Latest Apple Product Release Disappoints

OPINION | "Let's rock" was the theme of Tuesday's Apple event, but it was more like one of those tame "Unplugged" events they have on MTV. And not in a good sense.

First, the news, what little there was of it: Apple has a longer, thinner new iPod nano; a (sort of) new iPod touch; a refreshed iPod classic, and a new version of iTunes. The biggest new feature on all of these is something called Genius (groan) that can automatically make playlists of songs that go well together. Genius also pops up a sidebar suggesting other songs that you don't have in your collection but you should buy from iTunes because those songs go really, really well with the other songs in your new playlist.

So helpful! Why can't the rest of the world be like this, right? Imagine going to the grocery store, and every time you take something off the shelf a little helper runs out with a list of 10 other things that would taste great with that item you just picked up. Thank you, Apple, for looking out for me like this.

Also announced: NBC will start selling its shows via the Apple iTunes store again, after pulling out a while ago in a snit. And by the end of this week, Apple hopes to have yet another software update for the new 3G iPhone (the third update so far), and this time they say they really, really mean business and will address those nasty little problems people are having with the 3G iPhone--teeny-tiny things like dropped calls, bad reception, slow Web browsing and inability to attach to 3G networks.

Of course there was loads of whooping and cheering and clapping at every tiny little new feature that Apple CEO Steve Jobs announced. I couldn't make sense of that at first. But after the event I learned that most of the whooping came from Apple employees who had been sprinkled into the seats in the small auditorium at San Francisco's Yerba Buena Center for the Arts in order to pump up the volume. (I learned this because one of the whoopers spilled his guts.)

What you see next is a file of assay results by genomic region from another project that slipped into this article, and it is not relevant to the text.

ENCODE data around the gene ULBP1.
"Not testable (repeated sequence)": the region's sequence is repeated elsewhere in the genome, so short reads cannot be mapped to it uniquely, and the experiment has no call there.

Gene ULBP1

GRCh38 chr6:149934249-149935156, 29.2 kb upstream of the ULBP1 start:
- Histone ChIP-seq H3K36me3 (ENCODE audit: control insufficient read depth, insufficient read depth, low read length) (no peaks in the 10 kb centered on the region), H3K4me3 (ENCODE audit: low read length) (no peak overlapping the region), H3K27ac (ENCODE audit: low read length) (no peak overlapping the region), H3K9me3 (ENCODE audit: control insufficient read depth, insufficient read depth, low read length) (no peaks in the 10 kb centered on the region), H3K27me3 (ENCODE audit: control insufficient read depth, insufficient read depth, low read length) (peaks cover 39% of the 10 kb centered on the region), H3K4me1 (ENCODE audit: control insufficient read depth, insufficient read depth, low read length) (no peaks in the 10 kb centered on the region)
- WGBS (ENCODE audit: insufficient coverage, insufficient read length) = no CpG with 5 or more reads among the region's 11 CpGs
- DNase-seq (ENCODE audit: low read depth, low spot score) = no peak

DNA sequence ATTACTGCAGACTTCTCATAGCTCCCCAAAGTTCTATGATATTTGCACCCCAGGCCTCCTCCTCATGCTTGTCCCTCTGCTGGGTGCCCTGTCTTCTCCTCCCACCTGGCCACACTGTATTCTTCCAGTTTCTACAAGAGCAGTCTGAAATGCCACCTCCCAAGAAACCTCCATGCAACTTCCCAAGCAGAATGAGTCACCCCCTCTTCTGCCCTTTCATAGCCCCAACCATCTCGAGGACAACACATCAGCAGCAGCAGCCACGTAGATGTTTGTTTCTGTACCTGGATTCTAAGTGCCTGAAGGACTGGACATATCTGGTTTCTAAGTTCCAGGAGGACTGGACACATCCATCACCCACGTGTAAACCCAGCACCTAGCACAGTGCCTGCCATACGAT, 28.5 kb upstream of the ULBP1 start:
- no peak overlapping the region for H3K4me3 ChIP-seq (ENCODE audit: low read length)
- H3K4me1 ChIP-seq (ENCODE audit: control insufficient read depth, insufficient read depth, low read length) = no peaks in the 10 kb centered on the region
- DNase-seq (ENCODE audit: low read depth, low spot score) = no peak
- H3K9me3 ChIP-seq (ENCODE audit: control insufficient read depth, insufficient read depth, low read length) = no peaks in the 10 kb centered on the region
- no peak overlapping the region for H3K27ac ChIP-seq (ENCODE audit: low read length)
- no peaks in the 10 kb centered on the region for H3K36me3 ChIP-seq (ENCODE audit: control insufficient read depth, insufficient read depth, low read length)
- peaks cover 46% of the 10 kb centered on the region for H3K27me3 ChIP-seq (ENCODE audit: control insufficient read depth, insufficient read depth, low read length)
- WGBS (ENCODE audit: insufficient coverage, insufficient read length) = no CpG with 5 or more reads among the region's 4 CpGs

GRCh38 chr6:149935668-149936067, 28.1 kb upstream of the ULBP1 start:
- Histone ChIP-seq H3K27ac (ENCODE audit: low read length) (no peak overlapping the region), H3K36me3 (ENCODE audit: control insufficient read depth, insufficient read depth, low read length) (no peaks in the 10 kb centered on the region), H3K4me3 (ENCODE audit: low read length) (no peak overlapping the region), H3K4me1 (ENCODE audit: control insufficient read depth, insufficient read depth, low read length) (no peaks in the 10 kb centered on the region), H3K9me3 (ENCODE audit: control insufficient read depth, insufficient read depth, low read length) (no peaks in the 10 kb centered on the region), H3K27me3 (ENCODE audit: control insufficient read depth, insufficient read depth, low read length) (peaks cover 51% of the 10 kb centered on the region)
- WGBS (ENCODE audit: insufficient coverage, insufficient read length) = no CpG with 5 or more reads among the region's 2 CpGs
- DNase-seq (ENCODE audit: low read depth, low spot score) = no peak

Perhaps the biggest news of all was simply that Jobs remains alive and well. In June, the 53-year-old Jobs scared the daylights out of Apple fans (and Apple investors) when he appeared at an Apple event looking like a 120-pound octogenarian. One reason for the scare is that Jobs was treated for pancreatic cancer a few years ago. Apple PR didn't help matters when they first tried to explain away his appearance by saying he'd had a "common bug." Later word leaked that Jobs underwent surgery earlier this year and suffered some complications.

Nevertheless, the Jobs Death Watch continued. In August, the Bloomberg newswire accidentally ran an obituary for Jobs. The news service had refreshed its obit for Jobs, adding new information, and somehow the wrong button got pressed. Not good. Still, Jobs joked about it Tuesday, opening with a slide that said THE REPORTS OF MY DEATH ARE GREATLY EXAGGERATED.

Maybe so, but Jobs still looks gaunt and frail. He walked under his own power but didn't look like a fit healthy man in his early 50s. If the event was meant to cheer investors, it didn't work. Apple shares dropped 4 percent Tuesday and are sliding again Wednesday. Shares are currently around $150, down from just under $180 in August. Whether investors were underwhelmed by the new products or by Jobs's appearance is hard to say. Probably both.

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